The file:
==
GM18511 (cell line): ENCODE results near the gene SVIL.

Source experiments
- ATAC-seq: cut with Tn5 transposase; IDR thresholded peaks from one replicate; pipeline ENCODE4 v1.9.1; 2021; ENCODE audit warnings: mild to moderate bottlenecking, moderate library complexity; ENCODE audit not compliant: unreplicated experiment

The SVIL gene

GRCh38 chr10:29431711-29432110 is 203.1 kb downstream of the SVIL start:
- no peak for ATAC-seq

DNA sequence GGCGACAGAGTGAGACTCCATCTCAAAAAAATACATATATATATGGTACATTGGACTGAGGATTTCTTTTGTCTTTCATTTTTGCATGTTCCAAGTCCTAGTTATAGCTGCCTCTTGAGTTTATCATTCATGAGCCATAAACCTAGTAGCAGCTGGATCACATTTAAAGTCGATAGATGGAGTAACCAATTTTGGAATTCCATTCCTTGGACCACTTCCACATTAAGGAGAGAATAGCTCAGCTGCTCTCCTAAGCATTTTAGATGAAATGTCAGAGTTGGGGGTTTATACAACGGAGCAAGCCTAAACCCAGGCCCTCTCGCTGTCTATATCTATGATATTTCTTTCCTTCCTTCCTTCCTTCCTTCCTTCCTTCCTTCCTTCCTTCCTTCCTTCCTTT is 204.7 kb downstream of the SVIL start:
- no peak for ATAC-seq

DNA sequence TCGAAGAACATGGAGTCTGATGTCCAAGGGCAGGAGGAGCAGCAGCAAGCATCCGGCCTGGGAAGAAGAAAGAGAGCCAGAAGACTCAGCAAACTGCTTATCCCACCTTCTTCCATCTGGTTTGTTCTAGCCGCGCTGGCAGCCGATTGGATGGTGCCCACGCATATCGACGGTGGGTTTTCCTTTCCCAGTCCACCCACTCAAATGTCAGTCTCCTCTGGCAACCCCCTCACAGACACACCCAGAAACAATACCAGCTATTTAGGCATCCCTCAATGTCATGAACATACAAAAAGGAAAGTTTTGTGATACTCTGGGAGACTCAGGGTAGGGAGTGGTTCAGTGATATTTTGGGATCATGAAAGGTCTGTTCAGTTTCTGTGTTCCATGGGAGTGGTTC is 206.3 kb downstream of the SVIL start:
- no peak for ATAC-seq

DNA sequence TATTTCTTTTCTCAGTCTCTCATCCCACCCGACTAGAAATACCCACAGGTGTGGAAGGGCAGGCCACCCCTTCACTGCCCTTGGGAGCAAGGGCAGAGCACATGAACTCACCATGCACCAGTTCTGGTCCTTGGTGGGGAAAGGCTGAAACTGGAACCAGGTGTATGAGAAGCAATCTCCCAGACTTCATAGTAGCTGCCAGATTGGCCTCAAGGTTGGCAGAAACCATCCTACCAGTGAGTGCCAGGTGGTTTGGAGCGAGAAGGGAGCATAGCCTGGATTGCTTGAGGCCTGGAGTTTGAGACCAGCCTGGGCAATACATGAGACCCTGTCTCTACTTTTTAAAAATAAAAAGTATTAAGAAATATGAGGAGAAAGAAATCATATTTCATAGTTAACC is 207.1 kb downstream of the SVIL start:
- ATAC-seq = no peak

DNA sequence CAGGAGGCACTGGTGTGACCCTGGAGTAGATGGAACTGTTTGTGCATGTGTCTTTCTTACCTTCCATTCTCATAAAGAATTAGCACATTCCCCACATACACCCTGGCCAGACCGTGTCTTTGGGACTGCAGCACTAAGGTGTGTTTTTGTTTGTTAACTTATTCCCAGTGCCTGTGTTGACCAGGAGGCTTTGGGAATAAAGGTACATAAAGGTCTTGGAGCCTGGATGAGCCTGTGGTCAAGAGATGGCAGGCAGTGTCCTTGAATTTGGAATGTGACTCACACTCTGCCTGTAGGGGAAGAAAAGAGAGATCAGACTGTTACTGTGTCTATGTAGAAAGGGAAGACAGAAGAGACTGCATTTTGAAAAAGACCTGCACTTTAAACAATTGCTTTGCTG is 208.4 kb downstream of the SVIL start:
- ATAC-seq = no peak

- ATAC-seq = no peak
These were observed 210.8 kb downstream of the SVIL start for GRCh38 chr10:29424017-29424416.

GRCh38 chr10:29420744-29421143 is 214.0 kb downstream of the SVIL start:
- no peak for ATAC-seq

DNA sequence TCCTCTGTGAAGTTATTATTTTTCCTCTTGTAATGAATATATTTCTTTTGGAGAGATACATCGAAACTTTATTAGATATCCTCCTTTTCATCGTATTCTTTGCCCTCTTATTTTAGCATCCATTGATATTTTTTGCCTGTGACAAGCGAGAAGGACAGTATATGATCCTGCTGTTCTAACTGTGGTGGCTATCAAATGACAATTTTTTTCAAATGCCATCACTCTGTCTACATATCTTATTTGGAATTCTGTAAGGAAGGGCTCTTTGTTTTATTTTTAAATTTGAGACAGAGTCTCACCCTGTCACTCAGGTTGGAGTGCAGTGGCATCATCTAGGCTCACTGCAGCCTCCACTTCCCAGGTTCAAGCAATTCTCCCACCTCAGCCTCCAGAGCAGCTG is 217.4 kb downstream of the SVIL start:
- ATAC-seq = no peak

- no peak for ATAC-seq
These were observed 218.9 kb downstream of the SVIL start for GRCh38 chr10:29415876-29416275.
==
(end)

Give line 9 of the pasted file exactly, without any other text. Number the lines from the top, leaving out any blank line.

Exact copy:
DNA sequence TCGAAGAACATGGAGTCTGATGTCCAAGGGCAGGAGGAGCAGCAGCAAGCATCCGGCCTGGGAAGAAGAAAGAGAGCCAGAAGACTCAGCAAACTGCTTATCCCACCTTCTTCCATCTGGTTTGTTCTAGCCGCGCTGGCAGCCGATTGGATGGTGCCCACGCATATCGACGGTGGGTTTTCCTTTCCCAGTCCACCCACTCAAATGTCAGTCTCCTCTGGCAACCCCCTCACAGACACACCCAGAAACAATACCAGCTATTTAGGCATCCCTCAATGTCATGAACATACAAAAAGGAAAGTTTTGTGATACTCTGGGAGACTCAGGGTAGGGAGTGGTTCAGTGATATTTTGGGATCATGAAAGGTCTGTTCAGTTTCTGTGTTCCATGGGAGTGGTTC is 206.3 kb downstream of the SVIL start: